A year after the Trump administration introduced its strategy for Afghanistan, the Taliban and ISIS are asserting themselves on the battlefield even as U.S. officials talk up hopes for peace, raising questions about the viability of the American game plan for ending a war that began when some of the current U.S. troops were in diapers.
KABUL, Afghanistan (AP) — A suicide bomber targeted students preparing for university exams in a Shiite neighborhood of Kabul on Wednesday, killing at least 25 young men and women studying together in an attack that was blamed on Deash (ISIS).
Najib Danish, spokesman for the Afghan Interior Ministry, said at least 35 people were also wounded in the attack that struck a private building in the Shiite Dasht-i Barcha area of Kabul. He feared the casualty toll could rise further.
The explosion initially set off gunfire from Afghan guards in the area, leading to assumptions that there were more attackers involved, but officials later said all indications were that there was only one bomber.
No one immediately claimed responsibility for the attack but Jawad Ghawari, a member of the city’s Shiite clerical council, blamed Deash (ISIS), which has carried similar attacks in the past, hitting mosques, schools and cultural centers.
In the past two years, Ghawari said there were at least 13 attacks on the Shiite community in Kabul alone.
Abdul Hossain Hossainzada, a Shiite community leader in the neighborhood in western Kabul, said the bomber apparently targeted the course, which had young men and women studying together.
Both the resurgent Taliban and the IS affiliate in Afghanistan target Shiites, considering them to be heretics. Zabihullah Mujahid, the Taliban spokesman, denied any involvement by the group in the Kabul attack.
Wednesday’s assault comes amid a particularly bloody week in Afghanistan. A Taliban assault on two adjacent checkpoints in northern Afghanistan late on Tuesday night killed at least 30 soldiers and policemen, officials said.
The attack took place in northern Baghlan province, in the Baghlan-I Markazi district, said Mohammad Safdar Mohseni, the head of the provincial council. Dilawar Aymaq, a parliamentarian from Baghlan, said the attack targeted a military checkpoint and another manned by the so-called local police, militias recruited and paid by the Interior Ministry.
Abdul Hai Nemati, the governor of Baghlan, said at least nine security forces were still missing and four others were wounded in the attack. He said reinforcements have been dispatched to help recapture the checkpoints.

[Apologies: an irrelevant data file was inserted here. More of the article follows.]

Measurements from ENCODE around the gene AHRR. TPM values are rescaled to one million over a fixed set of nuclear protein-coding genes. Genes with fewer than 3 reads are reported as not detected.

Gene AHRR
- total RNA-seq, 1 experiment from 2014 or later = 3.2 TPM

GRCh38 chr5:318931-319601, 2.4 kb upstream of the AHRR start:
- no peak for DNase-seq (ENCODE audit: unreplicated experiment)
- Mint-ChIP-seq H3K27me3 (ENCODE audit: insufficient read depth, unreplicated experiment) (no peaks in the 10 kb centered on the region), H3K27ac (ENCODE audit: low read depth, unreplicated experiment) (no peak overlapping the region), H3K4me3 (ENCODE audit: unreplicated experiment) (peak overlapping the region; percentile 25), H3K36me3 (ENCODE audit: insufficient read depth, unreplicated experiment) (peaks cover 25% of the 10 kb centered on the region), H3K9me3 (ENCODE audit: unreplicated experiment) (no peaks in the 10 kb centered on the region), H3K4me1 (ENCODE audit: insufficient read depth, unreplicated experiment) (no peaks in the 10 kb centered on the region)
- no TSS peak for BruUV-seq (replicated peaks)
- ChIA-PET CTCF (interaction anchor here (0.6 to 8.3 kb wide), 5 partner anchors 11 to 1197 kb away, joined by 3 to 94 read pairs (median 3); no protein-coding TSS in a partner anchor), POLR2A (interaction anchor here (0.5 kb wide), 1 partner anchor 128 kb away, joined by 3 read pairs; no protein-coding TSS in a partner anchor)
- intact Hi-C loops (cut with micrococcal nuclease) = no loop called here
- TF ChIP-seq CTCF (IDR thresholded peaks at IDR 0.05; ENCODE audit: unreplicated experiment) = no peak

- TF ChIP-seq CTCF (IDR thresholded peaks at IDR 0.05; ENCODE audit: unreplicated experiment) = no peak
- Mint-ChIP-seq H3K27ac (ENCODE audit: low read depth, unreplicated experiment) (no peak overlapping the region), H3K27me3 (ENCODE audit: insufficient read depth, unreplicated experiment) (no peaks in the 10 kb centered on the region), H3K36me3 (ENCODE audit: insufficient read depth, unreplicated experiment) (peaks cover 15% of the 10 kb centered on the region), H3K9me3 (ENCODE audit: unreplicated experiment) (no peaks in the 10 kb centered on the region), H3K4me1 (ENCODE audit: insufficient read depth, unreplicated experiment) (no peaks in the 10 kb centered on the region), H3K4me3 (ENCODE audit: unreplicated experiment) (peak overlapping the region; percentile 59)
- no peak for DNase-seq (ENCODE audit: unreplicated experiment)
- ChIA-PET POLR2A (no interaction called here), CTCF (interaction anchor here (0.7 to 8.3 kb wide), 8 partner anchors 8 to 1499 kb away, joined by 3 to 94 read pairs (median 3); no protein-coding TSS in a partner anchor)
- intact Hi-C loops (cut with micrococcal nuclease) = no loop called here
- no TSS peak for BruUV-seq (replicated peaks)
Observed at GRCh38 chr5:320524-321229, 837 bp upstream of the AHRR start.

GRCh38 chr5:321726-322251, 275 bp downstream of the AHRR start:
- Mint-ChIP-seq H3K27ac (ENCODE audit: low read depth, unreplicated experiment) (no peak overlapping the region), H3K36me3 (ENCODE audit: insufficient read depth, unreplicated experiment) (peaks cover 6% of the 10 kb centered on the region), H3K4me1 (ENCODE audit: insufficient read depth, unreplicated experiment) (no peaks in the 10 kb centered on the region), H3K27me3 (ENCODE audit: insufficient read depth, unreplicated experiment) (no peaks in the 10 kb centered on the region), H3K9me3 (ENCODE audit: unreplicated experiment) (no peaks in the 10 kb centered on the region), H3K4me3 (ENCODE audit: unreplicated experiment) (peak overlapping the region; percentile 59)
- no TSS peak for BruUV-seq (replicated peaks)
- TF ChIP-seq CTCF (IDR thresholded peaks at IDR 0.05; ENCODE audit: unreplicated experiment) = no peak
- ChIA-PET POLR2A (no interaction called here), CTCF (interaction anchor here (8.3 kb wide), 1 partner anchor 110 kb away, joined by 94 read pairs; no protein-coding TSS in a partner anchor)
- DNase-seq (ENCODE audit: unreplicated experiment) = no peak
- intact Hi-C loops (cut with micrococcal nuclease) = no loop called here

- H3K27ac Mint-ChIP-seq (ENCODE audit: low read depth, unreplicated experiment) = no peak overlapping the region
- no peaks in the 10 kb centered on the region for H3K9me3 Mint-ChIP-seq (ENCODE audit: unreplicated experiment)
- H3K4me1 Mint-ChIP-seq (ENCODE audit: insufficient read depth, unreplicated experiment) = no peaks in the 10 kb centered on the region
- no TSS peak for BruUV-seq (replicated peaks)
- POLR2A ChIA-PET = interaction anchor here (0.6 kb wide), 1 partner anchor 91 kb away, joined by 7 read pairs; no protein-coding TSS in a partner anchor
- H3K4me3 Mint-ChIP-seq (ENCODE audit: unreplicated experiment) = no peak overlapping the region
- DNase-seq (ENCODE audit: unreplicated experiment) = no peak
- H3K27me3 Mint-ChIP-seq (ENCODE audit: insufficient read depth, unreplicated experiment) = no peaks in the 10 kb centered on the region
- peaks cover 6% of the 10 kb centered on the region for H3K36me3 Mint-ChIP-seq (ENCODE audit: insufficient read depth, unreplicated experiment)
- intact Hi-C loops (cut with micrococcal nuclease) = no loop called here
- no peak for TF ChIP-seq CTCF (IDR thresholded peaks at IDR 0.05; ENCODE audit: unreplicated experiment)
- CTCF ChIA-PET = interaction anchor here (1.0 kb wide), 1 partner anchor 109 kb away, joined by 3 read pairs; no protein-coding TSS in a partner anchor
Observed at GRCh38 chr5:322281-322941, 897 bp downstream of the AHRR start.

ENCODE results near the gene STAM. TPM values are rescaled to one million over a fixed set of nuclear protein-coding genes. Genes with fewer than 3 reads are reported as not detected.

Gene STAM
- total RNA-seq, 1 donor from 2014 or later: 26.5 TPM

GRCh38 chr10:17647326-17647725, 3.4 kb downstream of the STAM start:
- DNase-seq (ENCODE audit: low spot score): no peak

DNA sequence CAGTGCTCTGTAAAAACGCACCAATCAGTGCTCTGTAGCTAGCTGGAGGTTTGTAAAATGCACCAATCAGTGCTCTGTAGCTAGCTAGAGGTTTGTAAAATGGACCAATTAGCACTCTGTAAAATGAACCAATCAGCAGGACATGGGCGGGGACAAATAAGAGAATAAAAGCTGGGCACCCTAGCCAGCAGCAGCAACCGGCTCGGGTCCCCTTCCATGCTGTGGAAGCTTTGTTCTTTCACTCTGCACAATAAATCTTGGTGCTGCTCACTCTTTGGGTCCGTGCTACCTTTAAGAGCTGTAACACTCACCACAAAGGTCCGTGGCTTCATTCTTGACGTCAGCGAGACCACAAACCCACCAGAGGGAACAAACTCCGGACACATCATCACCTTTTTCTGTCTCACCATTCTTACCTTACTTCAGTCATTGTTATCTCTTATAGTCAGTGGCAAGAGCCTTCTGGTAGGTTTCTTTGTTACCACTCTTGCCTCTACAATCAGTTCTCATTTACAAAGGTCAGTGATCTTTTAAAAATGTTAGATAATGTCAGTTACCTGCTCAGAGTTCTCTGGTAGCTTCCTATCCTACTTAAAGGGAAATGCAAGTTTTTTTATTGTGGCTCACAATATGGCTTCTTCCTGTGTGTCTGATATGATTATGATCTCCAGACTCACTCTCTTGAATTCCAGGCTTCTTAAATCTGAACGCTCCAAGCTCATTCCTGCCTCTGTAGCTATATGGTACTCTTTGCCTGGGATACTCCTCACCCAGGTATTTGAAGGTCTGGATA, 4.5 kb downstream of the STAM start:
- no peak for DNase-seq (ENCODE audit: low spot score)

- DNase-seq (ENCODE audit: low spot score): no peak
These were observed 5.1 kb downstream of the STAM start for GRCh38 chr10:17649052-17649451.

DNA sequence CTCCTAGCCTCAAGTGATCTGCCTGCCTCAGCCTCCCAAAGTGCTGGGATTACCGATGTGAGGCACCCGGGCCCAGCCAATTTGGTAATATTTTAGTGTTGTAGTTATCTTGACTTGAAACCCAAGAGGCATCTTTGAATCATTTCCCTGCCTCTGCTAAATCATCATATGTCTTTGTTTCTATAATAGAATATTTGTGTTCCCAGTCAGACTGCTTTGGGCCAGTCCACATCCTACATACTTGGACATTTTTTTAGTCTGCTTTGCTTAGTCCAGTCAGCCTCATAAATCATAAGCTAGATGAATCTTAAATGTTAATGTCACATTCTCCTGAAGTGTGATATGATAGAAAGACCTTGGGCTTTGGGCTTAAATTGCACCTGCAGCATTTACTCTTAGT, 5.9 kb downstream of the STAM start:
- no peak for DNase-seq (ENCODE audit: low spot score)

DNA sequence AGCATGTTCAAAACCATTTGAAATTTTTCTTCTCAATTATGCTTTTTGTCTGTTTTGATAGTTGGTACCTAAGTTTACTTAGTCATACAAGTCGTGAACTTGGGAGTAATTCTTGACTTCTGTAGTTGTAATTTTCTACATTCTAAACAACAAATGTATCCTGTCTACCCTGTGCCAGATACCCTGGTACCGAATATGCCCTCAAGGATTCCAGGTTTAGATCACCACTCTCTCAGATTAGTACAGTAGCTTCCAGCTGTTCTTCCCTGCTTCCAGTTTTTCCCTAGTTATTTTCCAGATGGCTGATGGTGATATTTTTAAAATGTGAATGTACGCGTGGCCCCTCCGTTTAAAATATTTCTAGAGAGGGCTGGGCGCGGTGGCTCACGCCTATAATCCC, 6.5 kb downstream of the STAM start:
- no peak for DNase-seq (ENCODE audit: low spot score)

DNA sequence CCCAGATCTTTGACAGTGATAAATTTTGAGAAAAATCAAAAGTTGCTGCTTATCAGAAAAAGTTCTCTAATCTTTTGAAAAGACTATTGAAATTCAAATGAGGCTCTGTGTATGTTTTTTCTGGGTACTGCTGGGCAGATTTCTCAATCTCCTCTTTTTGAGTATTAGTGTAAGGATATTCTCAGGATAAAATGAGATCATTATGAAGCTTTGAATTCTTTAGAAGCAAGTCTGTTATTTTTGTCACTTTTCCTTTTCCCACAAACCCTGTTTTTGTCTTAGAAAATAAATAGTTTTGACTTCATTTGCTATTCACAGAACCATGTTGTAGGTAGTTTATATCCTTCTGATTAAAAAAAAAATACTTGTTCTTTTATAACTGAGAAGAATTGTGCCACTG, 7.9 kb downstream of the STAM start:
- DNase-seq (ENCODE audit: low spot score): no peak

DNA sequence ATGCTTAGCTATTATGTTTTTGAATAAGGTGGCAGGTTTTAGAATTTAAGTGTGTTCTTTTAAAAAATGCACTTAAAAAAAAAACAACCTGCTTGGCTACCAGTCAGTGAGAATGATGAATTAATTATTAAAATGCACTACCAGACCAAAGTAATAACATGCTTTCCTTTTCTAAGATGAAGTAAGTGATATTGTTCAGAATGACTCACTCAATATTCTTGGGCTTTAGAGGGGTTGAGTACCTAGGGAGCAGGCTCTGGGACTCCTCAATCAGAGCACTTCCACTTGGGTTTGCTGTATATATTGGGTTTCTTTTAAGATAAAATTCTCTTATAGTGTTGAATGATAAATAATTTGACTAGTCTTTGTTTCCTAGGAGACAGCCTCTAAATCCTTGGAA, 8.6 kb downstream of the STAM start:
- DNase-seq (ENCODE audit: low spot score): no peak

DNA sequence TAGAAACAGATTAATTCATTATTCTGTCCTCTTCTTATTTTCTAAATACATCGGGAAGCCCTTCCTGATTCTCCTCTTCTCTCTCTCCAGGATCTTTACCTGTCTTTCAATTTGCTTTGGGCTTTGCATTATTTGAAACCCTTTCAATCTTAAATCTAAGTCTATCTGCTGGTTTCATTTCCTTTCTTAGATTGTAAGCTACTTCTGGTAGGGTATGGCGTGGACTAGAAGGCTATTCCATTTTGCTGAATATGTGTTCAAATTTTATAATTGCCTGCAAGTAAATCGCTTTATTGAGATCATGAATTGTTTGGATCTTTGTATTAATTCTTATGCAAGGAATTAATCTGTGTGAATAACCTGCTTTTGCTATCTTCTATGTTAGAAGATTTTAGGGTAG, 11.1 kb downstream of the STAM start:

Mujahid, the Taliban spokesman, claimed responsibility for the assault.
Meanwhile, life was gradually returning to normal in parts of the eastern city of Ghazni after a massive, days-long Taliban attack, though sporadic gunbattles still underway in some neighborhoods.
Afghans emerged from their homes and some shops reopened in Ghazni, where the Taliban launched a coordinated offensive last Friday, overwhelming the city’s defenses and capturing several neighborhoods. Afghan forces repelled the initial assault and in recent days have struggled to flush the insurgents out of residential areas where they are holed up.
The United States and NATO have launched airstrikes and sent military advisers to aid Afghan forces as they fight for the city, just 120 kilometers (75 miles) from the Afghan capital with a population of some 270,000 people.
Arif Noori, a spokesman for the provincial governor, said Wednesday that “life is getting back to normal” after at least 35 civilians were killed in recent days. But he said wounded people were still arriving at the city’s only hospital, which has been overwhelmed by the casualties.
Hundreds of people have fled the fighting in Ghazni, which has also killed about 100 members of the Afghan security forces.
Elsewhere in Afghanistan, the Taliban attacked a police checkpoint in the southern Zabul province early Wednesday, killing four policemen, according to the provincial police chief, Mustafa Mayar, who said another three officers were wounded. He said seven attackers were killed and five were wounded during the battle, in which the Taliban used artillery and heavy weapons.
The Taliban have seized several districts across the country in recent years and carry out near-daily attacks targeting Afghan security forces. The assault on Ghazni was widely seen as a show of force ahead of possible peace talks with the U.S., which has been at war in Afghanistan for nearly 17 years.
Also on Wednesday, six children were killed when they tinkered with an unexploded rocket shell, causing it to blow up, said Sarhadi Zwak, spokesman for the governor of the eastern Laghman province. Zwak said that the victims were girls, aged 10-12, who were gathering firewood on Wednesday.
He blamed the Taliban, saying the rockets they fire at Afghan security forces often harm civilians.
Afghanistan is littered with unexploded ordnance left by decades of war. It is also plagued by roadside bombs planted by insurgents, which are usually intended for government officials or security forces, but often kill and maim civilians.
Top Photo | A man who was injured in a deadly suicide bombing that targeted a training class in a private building in the Shiite neighborhood of Dasht-i Barcha is placed in an ambulance in western Kabul, Afghanistan, Aug. 15, 2018. Both the resurgent Taliban and an Islamic State affiliate in Afghanistan have targeted Shiites in the past, considering them to be heretics. Rahmat Gul | AP